What the Televangelists Won’t Tell You

Scott AtteberyChristian Living

healthandwealthpreacher

I admit it. I believe in a health and wealth gospel. But not the kind you see on TV.

We are all familiar with preachers and televangelists who manipulate their followers into “planting a seed of faith” in order to reap a harvest of wealth in this life. Of course the “seed of faith” is always in the form of a financial contribution to the “ministry,” to use the term loosely. These scam artists prey on the poor and vulnerable in order to line their own pockets. They are wicked and disgusting.

Luke 6:38 is a popular verse the scam artists distort:

Give, and it will be given to you. A good measure, pressed down, shaken together and running over, will be poured into your lap. For with the measure you use, it will be measured to you.

In context, Jesus has been speaking of lending money without expecting a return, giving to those in need, being merciful, and forgiving enemies. These are all ways we sow seeds in the Kingdom.

To be clear, the principle of sowing and reaping is a biblical principal. But it’s not what you hear on TV. The real principle of sowing in reaping is simple: what you sow in this life determines what you reap now and for eternity. Notice a few things:

  • This is not talking about reaping salvation. Salvation is not earned or deserved. The only thing you sow for your salvation is the sin that makes it necessary. The “reaping” we are talking about refers to the return a believer receives on his or her investment in the Kingdom.
  • There are real rewards for Kingdom work. Nobody will be sad for what they don’t receive in heaven. However, some will have more to be happy about because of the rewards they do receive. This was important enough that Jesus told us to lay up treasure in heaven (Matthew 6:19-21).
  • Reaping is not just about heaven. We also reap Kingdom benefits on earth. Jesus said that whoever makes a sacrifice for the Kingdom will be repaid 100 times in this life as well as in the life to come (Matthew 18:30).
  • God’s rewards are greater than our desires. The problem is that our desires are warped with sin. We treasure the wrong treasures. Thankfully, God doesn’t let us choose the rewards we reap. That’s a good thing because 1) we would be tempted to choose potential objects of idolatry and 2) our desires are too weak. We fall for treasures that fade and don’t satisfy. God’s gifts are better and lasting.
  • God never gives a gift for the purpose of idolatry. His gifts are given to make much of Him, not you. He gives to build His kingdom, not yours.
  • The principle of reaping is not using selfishness to persuade. In Matthew 6:33, Jesus commands us to seek the Kingdom first! His point is that our sowing and our reaping should both be centered on His glory.

The problem is when we give in order to reap for our Kingdom rather than His Kingdom.

You may interpret this as saying, “Deal with the misery in this life in order to enjoy the next life.” In fact, just the opposite is true. But that would be a version of merit-based salvation, right? But God’s grace is obligated to no one. It is completely free. And that is the key to understanding our health and wealth in this life.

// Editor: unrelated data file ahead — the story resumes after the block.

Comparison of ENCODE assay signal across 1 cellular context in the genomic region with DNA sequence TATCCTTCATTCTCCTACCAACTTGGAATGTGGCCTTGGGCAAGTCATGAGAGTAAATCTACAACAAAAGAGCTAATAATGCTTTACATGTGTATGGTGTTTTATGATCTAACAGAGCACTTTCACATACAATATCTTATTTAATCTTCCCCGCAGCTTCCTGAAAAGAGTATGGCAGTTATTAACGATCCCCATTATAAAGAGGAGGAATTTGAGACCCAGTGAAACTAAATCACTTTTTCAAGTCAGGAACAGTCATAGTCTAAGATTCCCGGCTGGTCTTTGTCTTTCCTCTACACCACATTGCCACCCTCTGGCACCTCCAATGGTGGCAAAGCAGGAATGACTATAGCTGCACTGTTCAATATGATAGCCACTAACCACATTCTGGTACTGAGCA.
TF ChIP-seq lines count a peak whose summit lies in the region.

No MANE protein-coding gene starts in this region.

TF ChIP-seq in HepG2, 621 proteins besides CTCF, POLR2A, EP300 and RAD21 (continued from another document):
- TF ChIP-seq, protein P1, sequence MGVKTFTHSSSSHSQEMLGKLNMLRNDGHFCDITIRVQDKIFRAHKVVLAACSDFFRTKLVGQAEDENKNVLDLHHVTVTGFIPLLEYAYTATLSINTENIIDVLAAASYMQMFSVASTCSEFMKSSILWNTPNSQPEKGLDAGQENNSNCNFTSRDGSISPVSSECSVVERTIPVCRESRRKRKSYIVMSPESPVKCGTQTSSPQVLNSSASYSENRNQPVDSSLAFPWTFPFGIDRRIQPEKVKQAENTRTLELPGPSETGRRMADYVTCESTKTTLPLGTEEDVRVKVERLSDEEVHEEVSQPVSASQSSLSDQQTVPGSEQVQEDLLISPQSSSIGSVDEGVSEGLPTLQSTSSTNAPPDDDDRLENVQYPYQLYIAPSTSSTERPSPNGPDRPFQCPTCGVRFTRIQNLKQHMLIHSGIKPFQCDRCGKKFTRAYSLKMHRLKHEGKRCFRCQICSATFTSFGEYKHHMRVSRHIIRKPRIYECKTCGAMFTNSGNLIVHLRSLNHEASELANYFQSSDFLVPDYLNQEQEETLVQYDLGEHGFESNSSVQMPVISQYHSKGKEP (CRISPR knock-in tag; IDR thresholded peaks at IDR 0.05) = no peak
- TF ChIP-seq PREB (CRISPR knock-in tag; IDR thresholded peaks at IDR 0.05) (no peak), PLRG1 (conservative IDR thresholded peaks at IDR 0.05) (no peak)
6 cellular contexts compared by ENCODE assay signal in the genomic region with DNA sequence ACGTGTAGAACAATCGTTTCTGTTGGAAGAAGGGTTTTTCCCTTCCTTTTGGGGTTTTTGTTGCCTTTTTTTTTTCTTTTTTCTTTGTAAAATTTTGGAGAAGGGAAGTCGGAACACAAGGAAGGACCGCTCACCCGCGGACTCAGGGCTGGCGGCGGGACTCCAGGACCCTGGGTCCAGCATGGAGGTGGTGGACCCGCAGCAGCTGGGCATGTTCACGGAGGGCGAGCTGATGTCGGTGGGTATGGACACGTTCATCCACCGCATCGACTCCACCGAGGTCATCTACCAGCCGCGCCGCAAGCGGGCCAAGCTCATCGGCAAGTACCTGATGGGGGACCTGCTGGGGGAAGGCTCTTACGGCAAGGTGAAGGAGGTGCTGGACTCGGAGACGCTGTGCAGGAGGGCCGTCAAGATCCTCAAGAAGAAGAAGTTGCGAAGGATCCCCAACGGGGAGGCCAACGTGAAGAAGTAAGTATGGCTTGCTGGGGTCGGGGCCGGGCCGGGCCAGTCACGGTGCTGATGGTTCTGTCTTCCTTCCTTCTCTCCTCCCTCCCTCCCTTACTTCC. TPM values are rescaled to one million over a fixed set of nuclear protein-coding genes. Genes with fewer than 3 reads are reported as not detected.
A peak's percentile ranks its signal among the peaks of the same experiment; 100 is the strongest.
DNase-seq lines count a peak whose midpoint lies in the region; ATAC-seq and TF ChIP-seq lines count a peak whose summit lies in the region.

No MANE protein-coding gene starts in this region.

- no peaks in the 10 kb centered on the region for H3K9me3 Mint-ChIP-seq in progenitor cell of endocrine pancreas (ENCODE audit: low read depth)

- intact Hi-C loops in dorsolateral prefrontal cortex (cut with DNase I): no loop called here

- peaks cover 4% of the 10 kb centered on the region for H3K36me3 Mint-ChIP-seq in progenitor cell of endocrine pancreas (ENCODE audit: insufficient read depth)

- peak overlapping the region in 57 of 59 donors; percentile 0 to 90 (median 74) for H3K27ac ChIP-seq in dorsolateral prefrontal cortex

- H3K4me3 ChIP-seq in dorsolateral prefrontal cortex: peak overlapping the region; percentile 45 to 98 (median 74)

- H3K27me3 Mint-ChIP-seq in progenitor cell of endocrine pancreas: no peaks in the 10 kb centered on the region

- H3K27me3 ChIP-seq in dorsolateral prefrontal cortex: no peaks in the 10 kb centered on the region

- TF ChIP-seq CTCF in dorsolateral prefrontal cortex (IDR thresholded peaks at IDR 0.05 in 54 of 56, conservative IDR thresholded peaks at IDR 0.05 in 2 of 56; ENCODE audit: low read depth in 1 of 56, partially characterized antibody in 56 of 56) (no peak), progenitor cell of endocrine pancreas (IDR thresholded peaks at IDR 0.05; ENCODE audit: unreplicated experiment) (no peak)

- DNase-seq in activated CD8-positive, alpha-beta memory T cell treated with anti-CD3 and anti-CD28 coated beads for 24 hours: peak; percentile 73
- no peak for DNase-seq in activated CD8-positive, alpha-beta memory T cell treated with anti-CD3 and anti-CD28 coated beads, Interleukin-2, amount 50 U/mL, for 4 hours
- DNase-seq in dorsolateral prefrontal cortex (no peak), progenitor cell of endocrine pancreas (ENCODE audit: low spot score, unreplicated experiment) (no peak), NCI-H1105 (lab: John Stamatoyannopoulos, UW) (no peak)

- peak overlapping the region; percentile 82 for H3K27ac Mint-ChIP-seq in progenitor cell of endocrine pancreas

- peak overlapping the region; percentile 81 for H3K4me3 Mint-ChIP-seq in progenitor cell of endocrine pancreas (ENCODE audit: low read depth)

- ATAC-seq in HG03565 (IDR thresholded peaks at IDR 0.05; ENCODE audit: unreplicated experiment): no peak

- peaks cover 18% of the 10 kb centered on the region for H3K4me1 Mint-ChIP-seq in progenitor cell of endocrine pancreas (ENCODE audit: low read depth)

One of the greatest marks of a believer is the love, joy, and peace we demonstrate in the midst of this life’s circumstances. Whether we have a lot or a little in the world’s eyes, we enjoy the riches of Christ’s grace. And we rejoice in our afflictions because we have been healed by the Great Physician. We are free from the worry of want because we are citizens of the kingdom and our King owns everything. He has promised to care for our needs. And no matter the situation, we can be confident, by faith, that we are better off with Christ than if we had anything this world offers.

It’s a shame that we use the terms “health and wealth” to describe a gospel of greed and idolatry. Biblically speaking, the words “health” and “wealth” are great adjectives for eternal life.

Christians should define “Health” and “Wealth” biblically. Health, for the believer, is having been dead in our transgressions, Christ, the Physician, made us alive in Him with eternal life! Wealth for the believer is defined as being co-heirs with Jesus and beneficiaries of the riches of Christ’s extravagant grace.

It’s all a matter of perspective. The world’s perspective focuses on a fading Kingdom with fading health and fading wealth. When it’s gone, it’s gone.

A Kingdom perspective focuses on an eternal Kingdom with eternal life and eternal riches of God’s grace. Faith is not an opiate for the masses; faith is victory for the believer!

So ask yourself, if I were a farmer planting physical seed, how much would I sow? The answer is simple: as much as possible. Does that describe the way in which you invest in the Kingdom?

One last word for the televangelist crowd: It’s not too late. Repent of your greed and lay up real treasure in God’s Kingdom for true “Health and Wealth”:

Command those who are rich in this present world not to be arrogant nor to put their hope in wealth, which is so uncertain, but to put their hope in God, who richly provides us with everything for our enjoyment. Command them to do good, to be rich in good deeds, and to be generous and willing to share. In this way they will lay up treasure for themselves as a firm foundation for the coming age, so that they may take hold of the life that is truly life (I Timothy 6:17-19).

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